By now most of us accept as almost inevitable the idea that education, meaning school reform and access to college, is at or near the top of the political agenda, both in the states and in the national election. As we’ve heard again and again, not least from Bill Clinton in his last State of the Union address, the economy is in a period of unprecedented expansion, crime is down, welfare rolls have been cut in half and everywhere people want a piece of our technology and its culture. So education, the sine qua non of a global high-tech economy, must be the default issue–or must it?
Certainly the major politicians are acting like it. If George W. Bush, the candidate of the Republican Party establishment, has any kind of bragging rights after five years as Governor of Texas, they lie largely in the “Texas Miracle,” his state’s claims–which appear to be rather inflated–to have raised standards, eliminated social promotion and achieved dramatically improved test scores not only among white middle-class students but among Latinos and African-American students as well. His refrain “no child will be left behind” is the very essence of his “compassionate conservatism.” If Clinton, appealing not only to the country and to the voters but to history, has left Al Gore, the presumptive Democratic nominee, any sort of compelling domestic agenda beyond fixing Social Security and Medicare, it’s in the call for additional federal billions to hire more teachers, restore more run-down and antiquated schools, wire more classrooms to the Internet and provide still more college-tuition tax write-offs to middle-class taxpayers.
Bush’s only real GOP challenger, John McCain, doesn’t have a serious education record, and neither do the “dwarfs”–Gary Bauer, Steve Forbes, Alan Keyes–who began the race, all but Keyes now gone. McCain backed legislation that would have converted most federal aid into block grants, and, like the other Republicans, he supports school prayer and vouchers. After his victory in New Hampshire, he made an education speech, his first, in which he also attacked teacher unions, called for merit pay and talked about accountability and higher standards without saying how they should be reached. The speech itself, for all its lack of specifics, was a sign he was trying to move into the mainstream. You are not a serious candidate these days without an education policy, which for most poll-conscious politicians, state and national, means higher standards, high-stakes testing, school accountability and tougher graduation requirements.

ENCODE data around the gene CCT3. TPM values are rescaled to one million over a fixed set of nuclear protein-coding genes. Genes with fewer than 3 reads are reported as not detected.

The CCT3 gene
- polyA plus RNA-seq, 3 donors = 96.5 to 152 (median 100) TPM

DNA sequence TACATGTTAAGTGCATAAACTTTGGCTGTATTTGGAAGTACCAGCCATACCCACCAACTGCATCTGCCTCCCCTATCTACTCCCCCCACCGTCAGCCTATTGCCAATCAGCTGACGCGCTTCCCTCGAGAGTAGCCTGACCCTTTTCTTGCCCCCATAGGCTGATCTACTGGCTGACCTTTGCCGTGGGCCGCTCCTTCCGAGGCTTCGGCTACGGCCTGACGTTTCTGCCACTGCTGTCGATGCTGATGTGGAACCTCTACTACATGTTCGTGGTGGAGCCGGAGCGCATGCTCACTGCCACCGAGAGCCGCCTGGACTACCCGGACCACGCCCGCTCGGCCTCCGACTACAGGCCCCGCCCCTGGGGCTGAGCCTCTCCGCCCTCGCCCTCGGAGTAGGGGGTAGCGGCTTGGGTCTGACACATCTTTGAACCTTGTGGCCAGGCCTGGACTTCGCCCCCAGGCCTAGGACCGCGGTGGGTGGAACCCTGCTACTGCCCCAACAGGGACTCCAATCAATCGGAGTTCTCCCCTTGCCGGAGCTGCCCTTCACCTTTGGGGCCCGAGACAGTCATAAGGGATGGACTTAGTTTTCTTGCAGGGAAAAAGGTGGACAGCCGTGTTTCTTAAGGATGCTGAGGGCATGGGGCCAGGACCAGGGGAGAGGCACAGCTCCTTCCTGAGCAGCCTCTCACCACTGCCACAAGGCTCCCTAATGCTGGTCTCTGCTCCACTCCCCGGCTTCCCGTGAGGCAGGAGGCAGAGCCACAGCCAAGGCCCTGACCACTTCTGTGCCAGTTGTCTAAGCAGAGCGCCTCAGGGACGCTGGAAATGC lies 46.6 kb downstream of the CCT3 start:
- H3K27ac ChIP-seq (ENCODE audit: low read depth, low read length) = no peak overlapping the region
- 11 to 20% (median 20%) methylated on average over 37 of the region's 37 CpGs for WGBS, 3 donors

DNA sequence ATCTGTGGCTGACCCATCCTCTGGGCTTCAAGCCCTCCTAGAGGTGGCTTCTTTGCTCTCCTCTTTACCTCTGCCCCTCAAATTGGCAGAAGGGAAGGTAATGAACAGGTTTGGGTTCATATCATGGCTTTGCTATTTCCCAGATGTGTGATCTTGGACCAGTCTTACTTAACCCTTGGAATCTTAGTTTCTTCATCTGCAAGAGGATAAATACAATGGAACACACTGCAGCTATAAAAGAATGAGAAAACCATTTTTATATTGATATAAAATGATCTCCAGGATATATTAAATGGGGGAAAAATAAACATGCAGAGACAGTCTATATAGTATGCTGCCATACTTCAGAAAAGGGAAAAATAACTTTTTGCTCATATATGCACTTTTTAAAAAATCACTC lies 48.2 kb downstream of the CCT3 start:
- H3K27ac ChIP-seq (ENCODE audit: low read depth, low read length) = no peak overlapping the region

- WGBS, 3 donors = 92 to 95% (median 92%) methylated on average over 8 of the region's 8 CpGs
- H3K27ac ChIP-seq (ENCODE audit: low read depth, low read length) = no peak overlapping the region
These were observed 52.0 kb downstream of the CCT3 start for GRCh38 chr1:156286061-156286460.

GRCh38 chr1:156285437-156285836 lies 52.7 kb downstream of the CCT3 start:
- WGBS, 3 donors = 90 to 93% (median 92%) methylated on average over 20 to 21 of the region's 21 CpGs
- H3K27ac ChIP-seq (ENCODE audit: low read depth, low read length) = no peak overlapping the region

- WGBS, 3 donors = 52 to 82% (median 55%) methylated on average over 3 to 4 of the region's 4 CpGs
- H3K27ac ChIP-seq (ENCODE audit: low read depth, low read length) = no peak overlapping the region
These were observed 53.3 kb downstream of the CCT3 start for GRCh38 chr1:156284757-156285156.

Like McCain, Democrat Bill Bradley was until recently an exception to that rule. Bradley had tried to put his emphasis on lifting children out of poverty and on providing universal healthcare. But after his second-place finish in New Hampshire, he unexpectedly delivered a major education speech calling for a doubling of the $8 billion Title I program–money that (in principle, if not always in practice) is directed to schools serving large concentrations of poor children. Like other school reformers, Bradley is also calling for accountability–qualified teachers in poor schools and, within ten years, proof that the funds are helping to close the achievement gap between poor and other students. That’s to be coupled with a “choice” provision, obviously designed to undercut Bush’s private-voucher proposal, that would allow students in schools that are judged to be failing to take their Title I money to other public schools. Bradley also wants to spend additional federal money to recruit teachers in impoverished areas, expand Head Start and create community centers for children and parents. His basic concern still seems to be more with children and poverty than with school reform, but he will now be less vulnerable to charges from Gore that he has no comprehensive education plan.